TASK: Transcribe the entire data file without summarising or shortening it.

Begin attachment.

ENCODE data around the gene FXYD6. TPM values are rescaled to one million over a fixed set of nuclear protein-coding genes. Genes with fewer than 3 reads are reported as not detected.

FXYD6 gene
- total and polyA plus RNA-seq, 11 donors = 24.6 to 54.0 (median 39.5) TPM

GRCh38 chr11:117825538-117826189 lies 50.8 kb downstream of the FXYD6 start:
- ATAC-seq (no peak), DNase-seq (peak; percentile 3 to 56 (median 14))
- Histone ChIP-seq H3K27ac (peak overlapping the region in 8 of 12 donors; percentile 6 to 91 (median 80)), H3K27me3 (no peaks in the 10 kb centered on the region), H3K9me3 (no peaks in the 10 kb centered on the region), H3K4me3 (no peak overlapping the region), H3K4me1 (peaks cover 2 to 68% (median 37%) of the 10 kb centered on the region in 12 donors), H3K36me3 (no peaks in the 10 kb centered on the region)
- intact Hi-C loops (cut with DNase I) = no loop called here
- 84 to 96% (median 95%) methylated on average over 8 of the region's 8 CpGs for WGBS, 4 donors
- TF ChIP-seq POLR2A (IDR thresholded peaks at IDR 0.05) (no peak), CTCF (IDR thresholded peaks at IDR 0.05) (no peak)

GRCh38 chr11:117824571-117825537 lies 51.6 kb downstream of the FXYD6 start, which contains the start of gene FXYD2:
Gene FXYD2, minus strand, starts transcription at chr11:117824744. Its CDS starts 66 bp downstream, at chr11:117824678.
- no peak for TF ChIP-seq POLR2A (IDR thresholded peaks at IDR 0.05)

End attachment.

ENCODE data around the gene FXYD6. TPM values are rescaled to one million over a fixed set of nuclear protein-coding genes. Genes with fewer than 3 reads are reported as not detected.

FXYD6 gene
- total and polyA plus RNA-seq, 11 donors = 24.6 to 54.0 (median 39.5) TPM

GRCh38 chr11:117825538-117826189 lies 50.8 kb downstream of the FXYD6 start:
- ATAC-seq (no peak), DNase-seq (peak; percentile 3 to 56 (median 14))
- Histone ChIP-seq H3K27ac (peak overlapping the region in 8 of 12 donors; percentile 6 to 91 (median 80)), H3K27me3 (no peaks in the 10 kb centered on the region), H3K9me3 (no peaks in the 10 kb centered on the region), H3K4me3 (no peak overlapping the region), H3K4me1 (peaks cover 2 to 68% (median 37%) of the 10 kb centered on the region in 12 donors), H3K36me3 (no peaks in the 10 kb centered on the region)
- intact Hi-C loops (cut with DNase I) = no loop called here
- 84 to 96% (median 95%) methylated on average over 8 of the region's 8 CpGs for WGBS, 4 donors
- TF ChIP-seq POLR2A (IDR thresholded peaks at IDR 0.05) (no peak), CTCF (IDR thresholded peaks at IDR 0.05) (no peak)

GRCh38 chr11:117824571-117825537 lies 51.6 kb downstream of the FXYD6 start, which contains the start of gene FXYD2:
Gene FXYD2, minus strand, starts transcription at chr11:117824744. Its CDS starts 66 bp downstream, at chr11:117824678.
- no peak for TF ChIP-seq POLR2A (IDR thresholded peaks at IDR 0.05)